Archives for August 2010
The garden bench at the far end of this bocce court is a simple three piece affair made from 10 inch thick slabs of Canadian granite. It took more than a few men to haul it to this spot, and set it up. Short of an earthquake, it will probably still be sitting quietly in this spot 100 years from now. A courtside bench is a utilitarian gesture-nonetheless, I like the look of it here. Though I don’t often sit in the garden, I like having that opportunity.
This classic English Chippendale style painted bench lightens the look of a massive stone wall. The curved seat makes it comfortable for longer than a moment. This picture was taken on a sunny, very early spring day; I remember the warmth radiating from the stone made it a very comfortable place to sit. Garden benches do a great job of providing a place to enjoy a moment outdoors.
Very old age has blurred the detail of the carved limestone legs and feet of this English bench. The feet remind me of a Clydesdale draft horse; this bench has a very strong and sturdy look. Though the legs are massive, the bench is short. It has a charmingly eccentric appearance that could make a shady spot in a garden seem more like an enchanted forest.
The long and low oak bench was made specifically for this spot on a pool deck next to a Belgian oak box. Both pieces are finished with marine varnish that is redone every few years. The warm golden brown color is a beautiful contrast to the white, greys and blues that dominate.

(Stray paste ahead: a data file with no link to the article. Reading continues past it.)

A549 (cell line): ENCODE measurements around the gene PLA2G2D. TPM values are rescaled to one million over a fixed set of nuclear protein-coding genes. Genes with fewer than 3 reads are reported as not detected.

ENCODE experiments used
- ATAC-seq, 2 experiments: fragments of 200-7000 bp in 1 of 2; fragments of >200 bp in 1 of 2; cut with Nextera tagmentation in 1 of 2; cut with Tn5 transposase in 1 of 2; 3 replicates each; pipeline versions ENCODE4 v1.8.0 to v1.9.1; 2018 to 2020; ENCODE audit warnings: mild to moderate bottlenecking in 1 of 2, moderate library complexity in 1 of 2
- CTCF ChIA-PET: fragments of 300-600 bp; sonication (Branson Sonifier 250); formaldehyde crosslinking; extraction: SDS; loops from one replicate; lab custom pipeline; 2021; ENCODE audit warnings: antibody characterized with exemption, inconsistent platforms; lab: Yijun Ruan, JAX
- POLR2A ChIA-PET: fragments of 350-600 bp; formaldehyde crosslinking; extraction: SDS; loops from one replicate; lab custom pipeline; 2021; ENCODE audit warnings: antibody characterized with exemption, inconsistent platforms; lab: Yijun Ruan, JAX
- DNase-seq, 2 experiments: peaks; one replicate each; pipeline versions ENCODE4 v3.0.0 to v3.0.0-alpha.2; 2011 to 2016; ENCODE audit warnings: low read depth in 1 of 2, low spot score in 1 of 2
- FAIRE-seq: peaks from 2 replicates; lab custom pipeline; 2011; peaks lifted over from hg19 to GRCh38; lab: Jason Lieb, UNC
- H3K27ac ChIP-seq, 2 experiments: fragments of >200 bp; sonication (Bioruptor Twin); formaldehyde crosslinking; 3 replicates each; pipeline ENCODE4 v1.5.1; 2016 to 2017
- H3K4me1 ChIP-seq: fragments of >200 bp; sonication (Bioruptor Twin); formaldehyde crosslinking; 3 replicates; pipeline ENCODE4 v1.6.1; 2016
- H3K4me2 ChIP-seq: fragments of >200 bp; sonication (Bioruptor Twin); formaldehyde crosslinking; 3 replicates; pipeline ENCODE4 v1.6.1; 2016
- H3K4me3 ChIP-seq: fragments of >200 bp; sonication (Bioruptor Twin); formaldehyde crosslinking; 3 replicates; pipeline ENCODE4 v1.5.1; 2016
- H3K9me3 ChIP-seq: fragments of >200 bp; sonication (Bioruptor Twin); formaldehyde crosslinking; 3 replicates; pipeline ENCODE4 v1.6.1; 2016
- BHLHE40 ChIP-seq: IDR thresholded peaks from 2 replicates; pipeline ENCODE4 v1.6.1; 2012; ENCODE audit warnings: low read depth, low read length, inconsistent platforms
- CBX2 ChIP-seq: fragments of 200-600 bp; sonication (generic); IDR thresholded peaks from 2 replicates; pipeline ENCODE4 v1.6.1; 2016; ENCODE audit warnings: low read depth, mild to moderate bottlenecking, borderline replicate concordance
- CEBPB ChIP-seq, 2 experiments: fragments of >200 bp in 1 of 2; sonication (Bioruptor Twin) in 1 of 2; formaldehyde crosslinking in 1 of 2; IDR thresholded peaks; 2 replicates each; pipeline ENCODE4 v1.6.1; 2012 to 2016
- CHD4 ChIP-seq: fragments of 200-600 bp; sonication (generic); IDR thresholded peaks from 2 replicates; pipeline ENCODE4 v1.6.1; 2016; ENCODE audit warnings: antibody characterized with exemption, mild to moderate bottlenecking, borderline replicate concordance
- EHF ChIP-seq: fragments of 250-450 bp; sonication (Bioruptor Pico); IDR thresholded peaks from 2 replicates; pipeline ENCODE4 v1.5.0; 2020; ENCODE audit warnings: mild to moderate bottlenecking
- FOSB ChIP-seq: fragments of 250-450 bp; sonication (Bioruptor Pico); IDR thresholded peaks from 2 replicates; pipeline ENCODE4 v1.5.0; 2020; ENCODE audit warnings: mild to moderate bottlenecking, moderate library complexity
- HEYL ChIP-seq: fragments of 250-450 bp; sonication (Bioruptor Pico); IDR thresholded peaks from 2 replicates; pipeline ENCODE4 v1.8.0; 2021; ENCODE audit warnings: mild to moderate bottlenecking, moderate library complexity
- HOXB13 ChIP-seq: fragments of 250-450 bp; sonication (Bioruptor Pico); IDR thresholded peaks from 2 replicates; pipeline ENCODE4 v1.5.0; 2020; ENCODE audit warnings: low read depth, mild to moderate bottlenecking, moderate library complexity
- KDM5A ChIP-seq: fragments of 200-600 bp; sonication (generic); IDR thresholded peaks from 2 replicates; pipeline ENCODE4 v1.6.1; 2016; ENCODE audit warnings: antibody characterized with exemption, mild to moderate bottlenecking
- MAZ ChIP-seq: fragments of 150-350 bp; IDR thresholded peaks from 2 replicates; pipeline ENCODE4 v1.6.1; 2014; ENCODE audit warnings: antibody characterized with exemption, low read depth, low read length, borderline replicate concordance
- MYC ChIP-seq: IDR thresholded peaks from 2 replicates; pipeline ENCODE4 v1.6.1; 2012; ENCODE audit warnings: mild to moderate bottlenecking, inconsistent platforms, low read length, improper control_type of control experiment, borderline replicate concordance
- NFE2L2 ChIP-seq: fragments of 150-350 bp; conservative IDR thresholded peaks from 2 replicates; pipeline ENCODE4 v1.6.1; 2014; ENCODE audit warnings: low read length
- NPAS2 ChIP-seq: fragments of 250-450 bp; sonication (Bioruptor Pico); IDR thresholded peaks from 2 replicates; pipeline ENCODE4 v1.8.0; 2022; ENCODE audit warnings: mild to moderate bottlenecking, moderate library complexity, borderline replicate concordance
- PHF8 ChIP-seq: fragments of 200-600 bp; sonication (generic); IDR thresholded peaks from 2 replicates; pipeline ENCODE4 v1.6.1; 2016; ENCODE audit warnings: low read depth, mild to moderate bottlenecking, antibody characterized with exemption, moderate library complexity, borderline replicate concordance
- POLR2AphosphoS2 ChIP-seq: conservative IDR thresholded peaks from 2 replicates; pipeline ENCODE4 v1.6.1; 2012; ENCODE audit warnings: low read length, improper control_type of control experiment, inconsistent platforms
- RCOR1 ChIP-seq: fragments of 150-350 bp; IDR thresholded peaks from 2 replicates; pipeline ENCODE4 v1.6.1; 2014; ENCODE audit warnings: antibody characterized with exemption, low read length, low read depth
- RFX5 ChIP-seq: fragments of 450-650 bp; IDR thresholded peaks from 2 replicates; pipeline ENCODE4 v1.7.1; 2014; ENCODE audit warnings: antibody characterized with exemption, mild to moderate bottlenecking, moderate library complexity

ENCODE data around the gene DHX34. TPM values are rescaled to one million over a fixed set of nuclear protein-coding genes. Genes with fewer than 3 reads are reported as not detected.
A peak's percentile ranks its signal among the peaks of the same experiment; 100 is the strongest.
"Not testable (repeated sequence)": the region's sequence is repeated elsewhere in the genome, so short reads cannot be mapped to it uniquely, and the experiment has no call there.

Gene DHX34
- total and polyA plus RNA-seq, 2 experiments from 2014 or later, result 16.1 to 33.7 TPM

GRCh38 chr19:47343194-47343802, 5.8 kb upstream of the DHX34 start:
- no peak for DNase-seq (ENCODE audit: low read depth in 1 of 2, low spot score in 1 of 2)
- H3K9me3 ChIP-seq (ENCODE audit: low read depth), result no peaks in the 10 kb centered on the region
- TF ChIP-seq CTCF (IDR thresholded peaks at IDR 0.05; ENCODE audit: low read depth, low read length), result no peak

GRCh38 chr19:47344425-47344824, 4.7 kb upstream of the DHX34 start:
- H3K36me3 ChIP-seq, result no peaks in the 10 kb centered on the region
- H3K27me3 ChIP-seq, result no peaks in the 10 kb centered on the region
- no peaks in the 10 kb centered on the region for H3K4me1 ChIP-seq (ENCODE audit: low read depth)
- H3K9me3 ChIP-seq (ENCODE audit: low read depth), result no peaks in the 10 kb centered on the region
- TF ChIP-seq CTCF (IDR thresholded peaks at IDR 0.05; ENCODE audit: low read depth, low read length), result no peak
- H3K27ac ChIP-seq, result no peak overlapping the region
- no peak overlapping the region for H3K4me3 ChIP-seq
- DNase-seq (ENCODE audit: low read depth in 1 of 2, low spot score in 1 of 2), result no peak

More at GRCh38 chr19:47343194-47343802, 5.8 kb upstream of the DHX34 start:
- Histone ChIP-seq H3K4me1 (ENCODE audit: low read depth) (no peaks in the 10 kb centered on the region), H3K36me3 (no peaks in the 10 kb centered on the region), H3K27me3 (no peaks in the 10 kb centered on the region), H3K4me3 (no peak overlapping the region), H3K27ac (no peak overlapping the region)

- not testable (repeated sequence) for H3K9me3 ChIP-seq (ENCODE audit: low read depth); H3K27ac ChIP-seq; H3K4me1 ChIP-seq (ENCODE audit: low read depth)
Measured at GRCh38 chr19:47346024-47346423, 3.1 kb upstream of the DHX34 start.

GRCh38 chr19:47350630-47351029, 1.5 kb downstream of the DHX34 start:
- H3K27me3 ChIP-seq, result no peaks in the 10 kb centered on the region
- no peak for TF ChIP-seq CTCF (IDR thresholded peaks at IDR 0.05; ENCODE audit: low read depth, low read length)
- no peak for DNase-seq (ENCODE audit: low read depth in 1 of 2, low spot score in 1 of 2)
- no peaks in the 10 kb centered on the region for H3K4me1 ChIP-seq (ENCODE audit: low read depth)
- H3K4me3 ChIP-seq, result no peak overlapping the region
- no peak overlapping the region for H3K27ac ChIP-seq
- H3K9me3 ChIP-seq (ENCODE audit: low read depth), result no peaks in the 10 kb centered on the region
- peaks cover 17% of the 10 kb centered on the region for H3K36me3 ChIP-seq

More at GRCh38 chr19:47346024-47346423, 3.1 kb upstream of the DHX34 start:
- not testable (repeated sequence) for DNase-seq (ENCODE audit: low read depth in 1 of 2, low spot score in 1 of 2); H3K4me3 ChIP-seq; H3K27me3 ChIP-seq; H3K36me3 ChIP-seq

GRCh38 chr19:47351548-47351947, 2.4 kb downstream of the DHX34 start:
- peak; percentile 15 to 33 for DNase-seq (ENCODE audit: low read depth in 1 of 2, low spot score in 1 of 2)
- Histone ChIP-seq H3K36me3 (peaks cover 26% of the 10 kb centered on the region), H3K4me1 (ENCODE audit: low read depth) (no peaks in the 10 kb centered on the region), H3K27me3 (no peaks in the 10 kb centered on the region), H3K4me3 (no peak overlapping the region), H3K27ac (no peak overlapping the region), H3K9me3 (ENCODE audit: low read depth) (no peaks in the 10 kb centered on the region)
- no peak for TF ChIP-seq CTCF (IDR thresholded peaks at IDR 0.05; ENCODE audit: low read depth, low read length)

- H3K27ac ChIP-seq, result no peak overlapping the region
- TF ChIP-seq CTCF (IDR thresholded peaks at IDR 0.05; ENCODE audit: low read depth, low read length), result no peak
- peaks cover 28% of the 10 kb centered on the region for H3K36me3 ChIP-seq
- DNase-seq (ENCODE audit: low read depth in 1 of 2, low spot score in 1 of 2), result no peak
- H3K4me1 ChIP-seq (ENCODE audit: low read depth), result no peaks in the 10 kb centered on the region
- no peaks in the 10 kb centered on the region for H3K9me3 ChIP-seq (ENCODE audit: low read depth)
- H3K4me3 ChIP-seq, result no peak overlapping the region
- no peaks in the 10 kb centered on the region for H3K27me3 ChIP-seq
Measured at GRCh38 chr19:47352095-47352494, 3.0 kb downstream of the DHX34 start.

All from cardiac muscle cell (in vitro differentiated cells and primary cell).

These galvanized and acid washed steel benches are reproductions of an antique French bench. The original bench was painted white; the paint is worn through and the steel has rusted in a number of places. Though the style and size of both are identical, the difference in finish makes them look entirely different. It is interesting how a color or a finish can change the identity of any object.
This country style bench is painted a beautiful French blue. A sitting area facing the garden-the person who owns this bench gives away what he considers the important view, by how he has placed the furniture. It is not so usual to walk into a space, and see the back of a bench. He clearly is interested in a front row seat in his garden.
These oak and steel benches were made to match an existing Belgian table with a concrete top. Benches at a dining table are friendly-people can sit elbow to elbow. This white oak will weather to a soft medium grey.
This grand Victorian cast iron bench with stylised fern leaves is flanked by a pair of antique English limestone pedestals. Very formal and elegant, it compliments a formally designed shaded garden. Cast iron in a garden will need to be repainted once in a while; the combination of iron , oxygen and water invariably result in rust. This seems like a fairly minor amount of maintenance for a garden ornament as lovely as this.